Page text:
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Public Hearings -- How Much Notice Is Required?


MRSC routinely receives calls on this issue, and as with many issues, the answer is: “that depends.” There are many public hearings that cities and counties are required by statute to hold - for instance, when a city or county enacts a moratorium or interim zoning control, adopts the annual (or biennial) budget, adopts a comprehensive plan, etc. Often the statutes that require a public hearing specify precisely how much notice must be given to the public and how the notice is to be provided; sometimes they do not.

To assist with looking up public hearing requirements, see MRSC's publication Local Ordinances for Washington Cities and Counties, which includes (in the appendices) a list of actions for which a public hearing is required, alon with the corresponding statutes.

But what if the statute does not indicate how much notice has to be provided? Or what notice should be provided if the council or commission is holding a public hearing that is not required by statute, such as where it wants to get feedback from the public on a particular issue?

Our general advice is that, when not specified in the relevant statute or when holding a hearing not required by statute, "reasonable notice" be provided -  seven to ten days notice is what we generally recommend. We also recommend that each jurisdiction adopt a general notice requirements for such hearings, so that time pressure does not result in your jurisdiction holding a public hearing with less than adequate notice.

How should notice be provided? If the statute requiring the public hearing specifies how much notice must be given, and how, then that is the minimum; obviously a local government can provide more notice. Some statutes specify that notice must be provided by publishing twice in a local newspaper, at least a week before the public hearing. Some statutes merely specify the timing of the notice, but not whether there must be more than one publication. Our general advice is that notice must be published only once if the relevant statute does not require more.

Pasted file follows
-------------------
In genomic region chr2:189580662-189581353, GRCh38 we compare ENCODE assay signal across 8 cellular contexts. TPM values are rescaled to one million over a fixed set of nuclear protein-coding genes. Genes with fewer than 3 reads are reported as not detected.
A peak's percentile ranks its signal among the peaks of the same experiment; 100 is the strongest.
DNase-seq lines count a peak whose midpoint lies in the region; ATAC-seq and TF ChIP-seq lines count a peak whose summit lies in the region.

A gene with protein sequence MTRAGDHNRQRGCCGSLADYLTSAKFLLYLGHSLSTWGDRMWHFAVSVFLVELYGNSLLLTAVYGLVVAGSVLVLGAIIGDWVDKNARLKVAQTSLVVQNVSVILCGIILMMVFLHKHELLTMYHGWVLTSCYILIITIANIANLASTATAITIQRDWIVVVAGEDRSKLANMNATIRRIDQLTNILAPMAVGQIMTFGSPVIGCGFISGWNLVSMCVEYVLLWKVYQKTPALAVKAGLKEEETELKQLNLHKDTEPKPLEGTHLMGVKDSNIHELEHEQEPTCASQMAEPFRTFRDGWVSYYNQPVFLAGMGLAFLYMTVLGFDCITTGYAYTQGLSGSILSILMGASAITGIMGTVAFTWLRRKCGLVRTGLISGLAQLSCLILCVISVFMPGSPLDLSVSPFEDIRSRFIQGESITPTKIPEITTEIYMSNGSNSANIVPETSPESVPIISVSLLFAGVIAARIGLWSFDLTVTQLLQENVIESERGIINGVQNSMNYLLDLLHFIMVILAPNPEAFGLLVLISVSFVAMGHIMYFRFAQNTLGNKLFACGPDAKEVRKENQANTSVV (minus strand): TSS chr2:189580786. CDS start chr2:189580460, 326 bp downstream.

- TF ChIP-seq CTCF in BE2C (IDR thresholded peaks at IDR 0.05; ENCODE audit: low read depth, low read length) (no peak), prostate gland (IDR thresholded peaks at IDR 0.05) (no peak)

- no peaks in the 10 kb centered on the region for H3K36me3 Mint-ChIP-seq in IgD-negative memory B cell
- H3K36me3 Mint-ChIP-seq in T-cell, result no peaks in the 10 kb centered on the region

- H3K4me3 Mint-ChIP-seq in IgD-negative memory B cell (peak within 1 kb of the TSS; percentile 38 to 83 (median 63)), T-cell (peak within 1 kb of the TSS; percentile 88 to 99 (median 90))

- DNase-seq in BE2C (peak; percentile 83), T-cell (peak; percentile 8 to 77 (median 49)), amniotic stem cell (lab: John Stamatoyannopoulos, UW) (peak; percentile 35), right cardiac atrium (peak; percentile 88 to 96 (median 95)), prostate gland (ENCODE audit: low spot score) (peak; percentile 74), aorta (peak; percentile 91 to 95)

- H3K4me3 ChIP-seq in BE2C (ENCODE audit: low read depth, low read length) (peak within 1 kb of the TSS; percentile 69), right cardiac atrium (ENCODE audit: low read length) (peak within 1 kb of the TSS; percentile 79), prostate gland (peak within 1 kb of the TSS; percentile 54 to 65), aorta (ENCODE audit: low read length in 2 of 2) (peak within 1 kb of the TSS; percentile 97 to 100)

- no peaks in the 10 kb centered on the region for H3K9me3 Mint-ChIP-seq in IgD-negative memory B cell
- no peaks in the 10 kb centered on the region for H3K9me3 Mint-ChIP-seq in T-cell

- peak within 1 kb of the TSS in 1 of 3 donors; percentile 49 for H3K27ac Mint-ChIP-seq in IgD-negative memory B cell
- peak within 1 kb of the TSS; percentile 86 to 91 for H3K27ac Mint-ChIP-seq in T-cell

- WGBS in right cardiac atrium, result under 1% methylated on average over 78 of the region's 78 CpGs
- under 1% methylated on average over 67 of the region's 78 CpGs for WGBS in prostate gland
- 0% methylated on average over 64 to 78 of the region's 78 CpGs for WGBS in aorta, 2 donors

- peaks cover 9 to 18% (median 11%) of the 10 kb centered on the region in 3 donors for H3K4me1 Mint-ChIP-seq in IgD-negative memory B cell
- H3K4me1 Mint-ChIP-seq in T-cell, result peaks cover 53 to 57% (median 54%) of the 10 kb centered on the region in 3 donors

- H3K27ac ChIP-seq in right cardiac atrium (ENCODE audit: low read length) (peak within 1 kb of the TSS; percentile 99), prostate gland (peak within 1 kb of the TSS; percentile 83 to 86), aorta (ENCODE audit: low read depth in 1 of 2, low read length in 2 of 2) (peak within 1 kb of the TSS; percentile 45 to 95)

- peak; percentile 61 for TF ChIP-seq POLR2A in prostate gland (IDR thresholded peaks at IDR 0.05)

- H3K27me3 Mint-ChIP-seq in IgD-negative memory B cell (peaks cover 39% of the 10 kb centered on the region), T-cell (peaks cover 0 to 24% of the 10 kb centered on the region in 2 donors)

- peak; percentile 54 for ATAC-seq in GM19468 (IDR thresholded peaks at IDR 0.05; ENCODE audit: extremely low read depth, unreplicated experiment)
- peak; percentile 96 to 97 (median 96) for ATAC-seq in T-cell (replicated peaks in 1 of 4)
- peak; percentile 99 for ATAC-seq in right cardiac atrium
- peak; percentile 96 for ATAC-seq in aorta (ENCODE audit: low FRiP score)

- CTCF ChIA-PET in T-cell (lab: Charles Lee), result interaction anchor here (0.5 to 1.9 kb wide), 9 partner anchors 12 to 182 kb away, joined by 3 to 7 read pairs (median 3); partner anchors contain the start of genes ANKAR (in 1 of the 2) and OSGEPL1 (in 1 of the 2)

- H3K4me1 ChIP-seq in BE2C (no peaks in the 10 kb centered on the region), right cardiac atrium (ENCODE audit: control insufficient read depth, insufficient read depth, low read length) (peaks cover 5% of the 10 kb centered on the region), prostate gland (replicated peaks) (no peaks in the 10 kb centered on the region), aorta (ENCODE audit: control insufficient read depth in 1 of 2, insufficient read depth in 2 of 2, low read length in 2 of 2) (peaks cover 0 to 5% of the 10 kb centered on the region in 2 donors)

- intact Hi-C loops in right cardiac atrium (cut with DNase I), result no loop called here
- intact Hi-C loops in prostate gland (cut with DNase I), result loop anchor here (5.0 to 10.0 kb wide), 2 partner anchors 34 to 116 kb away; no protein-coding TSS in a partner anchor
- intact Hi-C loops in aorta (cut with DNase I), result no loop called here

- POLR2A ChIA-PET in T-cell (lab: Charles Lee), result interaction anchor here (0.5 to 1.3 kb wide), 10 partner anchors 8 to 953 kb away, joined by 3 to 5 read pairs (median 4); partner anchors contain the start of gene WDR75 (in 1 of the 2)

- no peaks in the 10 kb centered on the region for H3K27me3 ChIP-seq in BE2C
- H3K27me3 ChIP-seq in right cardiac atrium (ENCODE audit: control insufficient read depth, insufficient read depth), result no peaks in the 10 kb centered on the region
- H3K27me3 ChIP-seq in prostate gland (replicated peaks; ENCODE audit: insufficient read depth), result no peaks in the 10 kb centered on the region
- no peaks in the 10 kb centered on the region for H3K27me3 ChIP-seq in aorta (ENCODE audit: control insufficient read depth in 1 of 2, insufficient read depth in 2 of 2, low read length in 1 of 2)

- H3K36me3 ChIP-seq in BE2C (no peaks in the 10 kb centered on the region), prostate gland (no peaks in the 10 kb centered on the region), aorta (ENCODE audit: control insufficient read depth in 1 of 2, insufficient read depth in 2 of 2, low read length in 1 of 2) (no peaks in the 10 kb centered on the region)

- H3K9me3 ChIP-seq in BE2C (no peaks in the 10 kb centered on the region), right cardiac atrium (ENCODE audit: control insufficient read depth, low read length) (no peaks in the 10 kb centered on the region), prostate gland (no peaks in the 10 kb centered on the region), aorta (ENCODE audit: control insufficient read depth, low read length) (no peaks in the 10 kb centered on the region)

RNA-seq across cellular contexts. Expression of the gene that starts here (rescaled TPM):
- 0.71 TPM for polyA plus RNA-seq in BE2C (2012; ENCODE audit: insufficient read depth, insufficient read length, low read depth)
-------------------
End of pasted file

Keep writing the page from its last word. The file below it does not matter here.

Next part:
But who reads notices of public hearings published in the local paper? -- probably not most residents. For that reason we strongly recommend that local governments also use other common and more effective ways to communicate with residents: post notices of public hearings prominently on the jurisdiction’s website, or popular community web sites. Some jurisdictions routinely post notices of public hearings on established bulletin boards at such places as city halls, county courthouses, post offices, etc. Use effective means to communicate with your residents, and keep a good record of what notice was provided.

Sometimes the public seems disinterested in participating in the policy development process, and complying with notice requirements seems like a lot of fruitless effort and expense. But often the reverse is true: members of the public show up, speak, and provide perspectives that assist the legislative body.

Public hearings also provide an opportunity for the public to vent their frustration over unpopular policy proposals. That is a messy part of the democratic process. Open government – it’s an ongoing dance where sometimes shoes get stepped on. When the music stops, bow to your partner and move on.

MRSC is a private nonprofit organization serving local governments in Washington State. Eligible government agencies in Washington State may use our free, one-on-one Ask MRSC service to get answers to legal, policy, or financial questions.

Photo of Jim Doherty

About Jim Doherty

Jim had over 24 years of experience researching and responding to varied legal questions at MRSC. He had special expertise in transmission pipeline planning issues, as well as the issues surrounding medical and recreational marijuana. He is now retired.